GAO gives NARA high marks for e-records project
- By Alice Lipowicz
- Jul 18, 2005
The National Archives and Records Administration has successfully achieved all major targets thus far for its Electronic Records Archives project to manage petabytes of information.
But the project still could be at risk of failure from a lack of specifications about its future size, access needs and preservation requirements, according to a new audit
from the Government Accountability Office.
Since 2001, the agency has been working on the electronic archives, which will permanently store historically significant electronic records produced by the federal government. NARA awarded two contracts for the design phase, valued at about $10 million each, in August 2004 to Lockheed Martin Corp. of Bethesda, Md., and Harris Corp. of Melbourne, Fla.
Both prototypes were completed in June, and selection of the winning design is expected in August. NARA stands to lose $20 million immediately if it does not award the development contract by Sept. 30, the GAO said.
As of May 2005, when the GAO completed the audit, the electronic archives project was up to date in achieving its goals.
"ERA is meeting its cost, schedule and performance objectives and has identified risks to the program's objectives," the GAO report said. "The program has also achieved all major milestones on or ahead of schedule."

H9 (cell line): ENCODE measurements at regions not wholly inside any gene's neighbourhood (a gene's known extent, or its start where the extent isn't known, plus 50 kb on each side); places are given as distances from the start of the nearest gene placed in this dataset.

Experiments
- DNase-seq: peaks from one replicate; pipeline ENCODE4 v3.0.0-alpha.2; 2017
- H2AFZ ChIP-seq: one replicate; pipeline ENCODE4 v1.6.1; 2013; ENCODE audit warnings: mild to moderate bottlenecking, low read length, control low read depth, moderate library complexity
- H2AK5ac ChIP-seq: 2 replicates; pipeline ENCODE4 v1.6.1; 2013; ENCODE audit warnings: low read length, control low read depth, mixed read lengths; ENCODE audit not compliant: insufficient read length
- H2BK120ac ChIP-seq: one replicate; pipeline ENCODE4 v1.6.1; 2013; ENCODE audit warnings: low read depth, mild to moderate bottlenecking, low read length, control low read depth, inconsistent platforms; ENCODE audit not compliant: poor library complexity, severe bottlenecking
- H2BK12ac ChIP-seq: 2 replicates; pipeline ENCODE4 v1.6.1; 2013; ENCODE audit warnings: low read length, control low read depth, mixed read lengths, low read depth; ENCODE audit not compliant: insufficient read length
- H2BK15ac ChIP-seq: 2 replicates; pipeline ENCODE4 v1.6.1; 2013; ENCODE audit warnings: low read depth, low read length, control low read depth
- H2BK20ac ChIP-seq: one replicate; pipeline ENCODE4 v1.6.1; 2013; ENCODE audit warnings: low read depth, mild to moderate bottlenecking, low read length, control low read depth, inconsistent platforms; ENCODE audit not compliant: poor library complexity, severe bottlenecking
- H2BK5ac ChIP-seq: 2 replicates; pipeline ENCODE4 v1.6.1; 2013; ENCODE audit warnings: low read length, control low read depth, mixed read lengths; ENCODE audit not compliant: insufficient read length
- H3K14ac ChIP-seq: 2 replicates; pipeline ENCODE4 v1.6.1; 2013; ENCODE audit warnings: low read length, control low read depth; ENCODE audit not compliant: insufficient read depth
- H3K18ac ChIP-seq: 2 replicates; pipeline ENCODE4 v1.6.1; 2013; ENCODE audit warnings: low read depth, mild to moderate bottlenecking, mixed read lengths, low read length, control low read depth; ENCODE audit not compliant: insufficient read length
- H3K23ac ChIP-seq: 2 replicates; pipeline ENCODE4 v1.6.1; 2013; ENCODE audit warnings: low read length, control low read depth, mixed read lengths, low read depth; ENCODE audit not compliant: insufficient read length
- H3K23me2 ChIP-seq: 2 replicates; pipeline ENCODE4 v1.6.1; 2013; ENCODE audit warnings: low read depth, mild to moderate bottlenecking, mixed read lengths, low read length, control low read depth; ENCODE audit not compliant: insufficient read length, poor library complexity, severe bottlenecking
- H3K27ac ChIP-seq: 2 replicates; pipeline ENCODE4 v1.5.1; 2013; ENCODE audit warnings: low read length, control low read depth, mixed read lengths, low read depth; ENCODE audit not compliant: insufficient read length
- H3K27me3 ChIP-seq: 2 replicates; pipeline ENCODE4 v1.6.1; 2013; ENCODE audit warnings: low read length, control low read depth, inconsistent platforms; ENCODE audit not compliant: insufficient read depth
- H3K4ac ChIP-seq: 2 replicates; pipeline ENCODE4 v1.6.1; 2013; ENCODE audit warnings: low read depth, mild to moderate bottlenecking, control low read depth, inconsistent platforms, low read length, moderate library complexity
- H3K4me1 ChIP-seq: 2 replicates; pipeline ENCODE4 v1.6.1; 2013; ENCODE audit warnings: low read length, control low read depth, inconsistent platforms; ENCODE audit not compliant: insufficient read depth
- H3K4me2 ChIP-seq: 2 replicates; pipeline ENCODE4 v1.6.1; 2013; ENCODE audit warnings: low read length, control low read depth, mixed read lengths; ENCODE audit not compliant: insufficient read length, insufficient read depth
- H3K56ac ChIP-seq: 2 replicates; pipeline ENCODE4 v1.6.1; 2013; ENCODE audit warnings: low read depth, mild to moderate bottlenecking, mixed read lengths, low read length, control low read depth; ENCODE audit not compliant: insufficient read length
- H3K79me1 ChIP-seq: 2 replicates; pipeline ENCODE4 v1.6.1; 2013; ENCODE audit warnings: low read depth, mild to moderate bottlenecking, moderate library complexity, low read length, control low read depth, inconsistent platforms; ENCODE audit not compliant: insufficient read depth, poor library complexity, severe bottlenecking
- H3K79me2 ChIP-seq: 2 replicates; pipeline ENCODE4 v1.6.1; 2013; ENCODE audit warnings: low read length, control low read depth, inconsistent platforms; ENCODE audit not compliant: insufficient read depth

However, the electronic archives project faces several additional risks. For one, "The level of preservation and access required for current and future electronic records has not yet been determined," the GAO said. Secondly, "NARA may build to the wrong specifications in terms of size and scalability if the agency is unable to forecast the expected volume of records to be processed by the system with any reliability."
The agency also lacks an "integrated schedule that encompasses agency projects related to the electronic records archive."
As of May, NARA had fully implemented four, and partially implemented an additional four, of the nine management recommendations for the project made by the GAO in previous audits. The GAO's recommendations included filling vacant positions, developing an enterprise architecture, improving information security and developing a plan for verification and validation review implementation.
In response, NARA officials said the agency intends to complete strengthening its enterprise architecture and its information security systems, including incorporation of a disaster recovery plan and security for password and systems configuration management by September, the GAO said.
Nonetheless, information security "remains a material weakness despite five years of effort by NARA to strengthen it," the GAO added.
"Because the agency recognizes these weaknesses and has plans in place to address them, we are not making further recommendations at this time," the GAO said. "However, it will be important for NARA to continue its efforts to resolve these weaknesses in a timely manner."
Alice Lipowicz is a staff writer covering government 2.0, homeland security and other IT policies for Federal Computer Week.